It’s a time of unparalleled crisis for workers across Washington and across the country. Since the pandemic took hold back in March, Fair Work Center has supported workers organizing for health, safety, and justice. Fruit packing house workers in Yakima are standing up for their health and calling out longstanding abuses in the workplace. Hundreds of thousands of workers in Washington State are unemployed or facing dangerous work conditions, and many are struggling to pay bills and feed their families. Amidst it all, millions of people across the nation are joining in the transformative movement for Black lives, raising their voices in support of a sweeping vision for racial and economic justice.
Read on to learn about the ways that Fair Work Center is supporting workers during this crisis:
Yakima workers strike for safety and health
“As workers, we all have rights and we should assert our rights, because if we don’t assert them ourselves, the employers aren’t going to respect them…I’ll stay on strike until they give us a good response. I’ll stay here until they tell us that they’ll give us a wage increase, until they say that they won’t retaliate against us, that they won’t humiliate us – all of that.”
– Striking Yakima worker
“I don’t see how they’re protecting our health. I’m one of the many who was infected with the coronavirus….I let my immediate supervisors know once I knew I was sick with the virus. But they never told any of my coworkers that I was even sick, that they had been exposed.”
– Striking Yakima worker
More than one hundred workers at the Allan Bros fruit packing house walked out on strike in May after 14 co-workers tested positive for COVID-19 and the company didn’t take the appropriate steps to keep people safe. Their call for hazard pay and COVID safety protections quickly spread across the Yakima Valley, with more than 1000 workers joining picket lines at seven different packing houses.
These workers took action together to address unsafe working conditions and years of abuse. Click to hear from workers in their own words about the dangerous conditions that led them to walk off the job.
A coalition of community organizations – including Familias Unidas, Community to Community Development, Washington State Labor Council, Columbia Legal Services, and Fair Work Center – quickly coalesced to support workers’ calls for a safe and healthy workplace. Fair Work Center supported workers in filing more than 180 health and safety complaints with the Department of Labor & Industries and provided know-your-rights trainings on the strike lines.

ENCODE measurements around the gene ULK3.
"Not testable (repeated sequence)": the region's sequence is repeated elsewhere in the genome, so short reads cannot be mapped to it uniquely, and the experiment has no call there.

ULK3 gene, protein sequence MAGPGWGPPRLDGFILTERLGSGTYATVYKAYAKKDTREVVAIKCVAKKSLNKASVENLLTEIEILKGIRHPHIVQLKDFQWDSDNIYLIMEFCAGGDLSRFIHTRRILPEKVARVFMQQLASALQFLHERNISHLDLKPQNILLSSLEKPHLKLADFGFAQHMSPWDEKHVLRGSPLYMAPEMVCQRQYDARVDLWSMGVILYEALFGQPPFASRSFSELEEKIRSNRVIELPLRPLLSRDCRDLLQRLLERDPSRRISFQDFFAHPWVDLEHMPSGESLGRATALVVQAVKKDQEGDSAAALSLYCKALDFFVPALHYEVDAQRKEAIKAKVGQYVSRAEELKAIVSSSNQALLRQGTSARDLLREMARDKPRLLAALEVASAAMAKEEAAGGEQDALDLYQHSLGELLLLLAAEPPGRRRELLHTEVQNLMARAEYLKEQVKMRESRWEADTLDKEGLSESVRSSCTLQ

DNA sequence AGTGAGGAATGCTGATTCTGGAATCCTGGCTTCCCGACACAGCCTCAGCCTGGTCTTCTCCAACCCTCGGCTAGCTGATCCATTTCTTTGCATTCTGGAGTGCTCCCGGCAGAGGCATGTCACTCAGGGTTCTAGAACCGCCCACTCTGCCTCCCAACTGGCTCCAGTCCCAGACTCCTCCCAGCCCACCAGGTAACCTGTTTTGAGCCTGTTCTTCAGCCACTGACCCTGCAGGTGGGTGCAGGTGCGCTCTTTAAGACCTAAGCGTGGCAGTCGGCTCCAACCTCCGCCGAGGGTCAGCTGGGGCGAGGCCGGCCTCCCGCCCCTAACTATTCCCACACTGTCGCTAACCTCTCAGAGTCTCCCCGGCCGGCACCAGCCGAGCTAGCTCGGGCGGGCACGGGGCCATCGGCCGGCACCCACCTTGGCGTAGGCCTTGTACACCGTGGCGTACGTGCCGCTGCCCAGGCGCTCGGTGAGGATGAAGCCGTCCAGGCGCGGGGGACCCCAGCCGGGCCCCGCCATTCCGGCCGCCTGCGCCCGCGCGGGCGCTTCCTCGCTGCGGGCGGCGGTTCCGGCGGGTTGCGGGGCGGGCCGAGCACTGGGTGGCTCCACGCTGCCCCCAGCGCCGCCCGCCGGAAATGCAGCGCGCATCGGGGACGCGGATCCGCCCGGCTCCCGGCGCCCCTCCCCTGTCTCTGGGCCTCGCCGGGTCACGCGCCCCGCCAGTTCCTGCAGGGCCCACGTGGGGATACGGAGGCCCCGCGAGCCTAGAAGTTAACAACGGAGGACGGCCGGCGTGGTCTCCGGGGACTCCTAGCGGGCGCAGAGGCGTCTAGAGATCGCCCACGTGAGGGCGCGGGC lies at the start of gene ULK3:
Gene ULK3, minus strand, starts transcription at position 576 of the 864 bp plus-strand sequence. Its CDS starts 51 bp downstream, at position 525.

It’s been decades since a strike wave like this shook our state. Workers ended their strikes after managers at several warehouses negotiated directly with workers, with many companies promising to improve safety conditions. Unfortunately, many workers aren’t seeing the agreed-upon changes and are facing retaliation from management. That’s why some workers are now organizing to form an independent labor union to permanently increase their power in the workplace, raise pay, and address safety issues in the packing houses.
Fair Work Center is partnering with some of the workers who led the strikes to create a promotora program, which will train workers to facilitate health and safety workshops for their coworkers. This means that more workers will be able to identify violations of their rights, take collective action, and get connected with legal assistance during this time of crisis.
Know Your Rights during the coronavirus crisis
Workers across Washington are facing severe impacts of the coronavirus crisis: layoffs, hours cut, issues with sick pay and childcare, and hazards on the job. Fair Work Center & Working Washington have created a guide to help you navigate your rights and the benefits you can access.
The guide includes information about your rights and benefits under pre-existing WA laws, and new rights and benefits that are available due to emergency measures. The page is updated frequently as we learn of new emergency measures and programs.
In solidarity with the movement for Black Lives
Our organization stands in solidarity with the movement for Black lives and the powerful protests in Seattle, across Washington, and all across the country. We join the call for dignity and justice for George Floyd, Breonna Taylor, Tony McDade, Ahmaud Arbery, Sean Reed, James Scurlock, David McAtee, Charleena Lyles, and the thousands of other Black lives taken by police officers and white supremacist violence.
We know that there is no worker justice without racial justice. Workers’ rights organizations like ours must prioritize and raise up the issues faced by Black workers in and out of work. Many of our community members are directly impacted by racism and police violence, and our movement must support Black organizers who are on the ground fighting for justice.